6

I'm trying to use Google's protobuf. I use a subMessage, I set it with random values and store the subMessage in the mainMessage. Here are example messages that fit my case :

message subMessage{
    required int32 val1= 1;
    required int32 val2= 2;
    required int32 val3= 3;
    required int32 val4= 4;
}

message mainMessage{
    required subMessage sub = 1;
}

My main :

int main (int argc,char** argv){
    subMessage sM;
    mainMessage mM;
    sM.set_val1(10);
    sM.set_val2(9);
    sM.set_val3(8);
    sM.set_val4(7);

I then tried :

mM.set_allocated_submessage(&sM);

but it result in a segmentation fault at the end of the program (Destruction of the object ?). The only way to solve it is to manually call mM.release_submessage();.

I also tried :

*mM.mutable_submessage()=subMessage;

I don't get why I have a segmentation fault as my program stops right after (Nothing accessing/writing on my subMessage or my mainMessage).
According to Google's documentation :

void set_allocated_foo(Bar* bar): Sets the Bar object to the field and frees the previous field value if it exists. If the Bar pointer is not NULL, the message takes ownership of the allocated Bar object and has_foo() will return true. Otherwise, if the Bar is NULL, the behavior is the same as calling clear_foo()

It seems that mainMessage has the ownership after set_allocated_foo(), but it results in a Segmentation fault. In the other hand, the mutable_foo() seems to duplicate the data. I would like to avoid duplicating datas as I'm going to run on Raspberry with low RAM, but the set_allocated_foo() is too mysterious for me for the moment. I don't get the difference between theses two...

Do you think I should use .set_allocated_foo() and manually release it, or use .mutable_foo() ?

Thanks.

PS : I'm aware of this topic about set_allocated_foo() but my problem isn't about deleting or not but more about rights on the pointers/datas and didn't help me solving my problem

1
  • 2
    Thanks for the question!
    – yuqli
    May 13, 2021 at 22:56

1 Answer 1

12

Your code deletes LOCAL variable by delete operator. This is undefined behaviour. Your problem is that you are passing pointer to LOCAL variable, you should allocate subMessage by new then you can pass it into mainMessage.

int main()
{
    subMessage sM;  // [1]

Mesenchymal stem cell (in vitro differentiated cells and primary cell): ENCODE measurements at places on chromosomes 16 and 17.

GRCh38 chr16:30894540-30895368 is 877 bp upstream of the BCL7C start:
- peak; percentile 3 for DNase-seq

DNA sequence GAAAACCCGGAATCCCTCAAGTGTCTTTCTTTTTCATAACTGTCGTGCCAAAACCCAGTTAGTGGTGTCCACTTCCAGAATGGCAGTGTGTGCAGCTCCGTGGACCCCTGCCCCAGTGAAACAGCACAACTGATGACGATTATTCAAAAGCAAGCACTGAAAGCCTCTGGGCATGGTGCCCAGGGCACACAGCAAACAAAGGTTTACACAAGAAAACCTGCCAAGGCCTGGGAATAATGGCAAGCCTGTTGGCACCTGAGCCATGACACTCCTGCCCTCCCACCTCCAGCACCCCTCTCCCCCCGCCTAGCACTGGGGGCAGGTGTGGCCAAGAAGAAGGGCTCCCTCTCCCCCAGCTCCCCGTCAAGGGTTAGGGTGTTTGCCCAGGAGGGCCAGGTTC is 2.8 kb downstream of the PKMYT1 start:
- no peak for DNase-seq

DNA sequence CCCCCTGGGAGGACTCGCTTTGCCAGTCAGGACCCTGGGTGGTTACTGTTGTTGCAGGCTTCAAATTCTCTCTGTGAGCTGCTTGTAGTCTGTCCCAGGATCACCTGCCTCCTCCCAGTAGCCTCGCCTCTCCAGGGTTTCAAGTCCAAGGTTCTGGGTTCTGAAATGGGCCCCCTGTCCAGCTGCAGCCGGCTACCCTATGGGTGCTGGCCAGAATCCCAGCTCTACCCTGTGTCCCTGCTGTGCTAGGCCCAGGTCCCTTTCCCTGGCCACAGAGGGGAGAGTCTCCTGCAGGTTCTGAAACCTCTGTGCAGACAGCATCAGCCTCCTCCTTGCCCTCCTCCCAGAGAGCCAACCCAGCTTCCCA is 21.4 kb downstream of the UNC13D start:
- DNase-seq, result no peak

mainMessage mM; 
    sM.set_val1(10);
    sM.set_val2(9);
    sM.set_val3(8);
    sM.set_val4(7);
    mM.set_allocated_submessage(&sM); // [2]

    // calls dtors in reverse order of definitions of instances
    dtor on mM is called // [3]
    dtor on sM is called // [4]
}

In short:

[1] sM is created as local variable

[2] you are passing pointer to local variable sM, in this moment mM takes ownership of sM

[3] and because mM took ownership of sM it tries to delete sM in dtor by calling delete ptrToSm

[4] probably this point is never reached, app crashed

Solution:

 subMessage* sM = new ...;
 mM.set_allocated_submessage(sM);
5
  • Ho great thanks, I didn't thought about this... It wasn't even a protobuf problem in the end...
    – Maskim
    Dec 6, 2018 at 10:11
  • 1
    Do you know when I should use .mutable_foo() ? Now I'm wondering what's the use of this function...
    – Maskim
    Dec 6, 2018 at 10:13
  • 4
    Suppose you have two messages, Foo and Bar, message Bar { Foo foo;}, Bar b; , member foo called on b returns const Bar& so you cannot modify any fields of Bar message. By calling mutable_bar you can do it. Use this method when you want to modify member.
    – rafix07
    Dec 6, 2018 at 10:27
  • 2
    I think the OP wanted to know the difference between mutable_* and set_allocated_*, dynamic allocation is always more expensive than stack allocation, so if mutable_* avoids that and returns already existing instance you can modify it's a better option.
    – Konrad
    Sep 25, 2020 at 10:01
  • 1
    See relevant answer: stackoverflow.com/a/43327247/2828480
    – Konrad
    Sep 25, 2020 at 10:03

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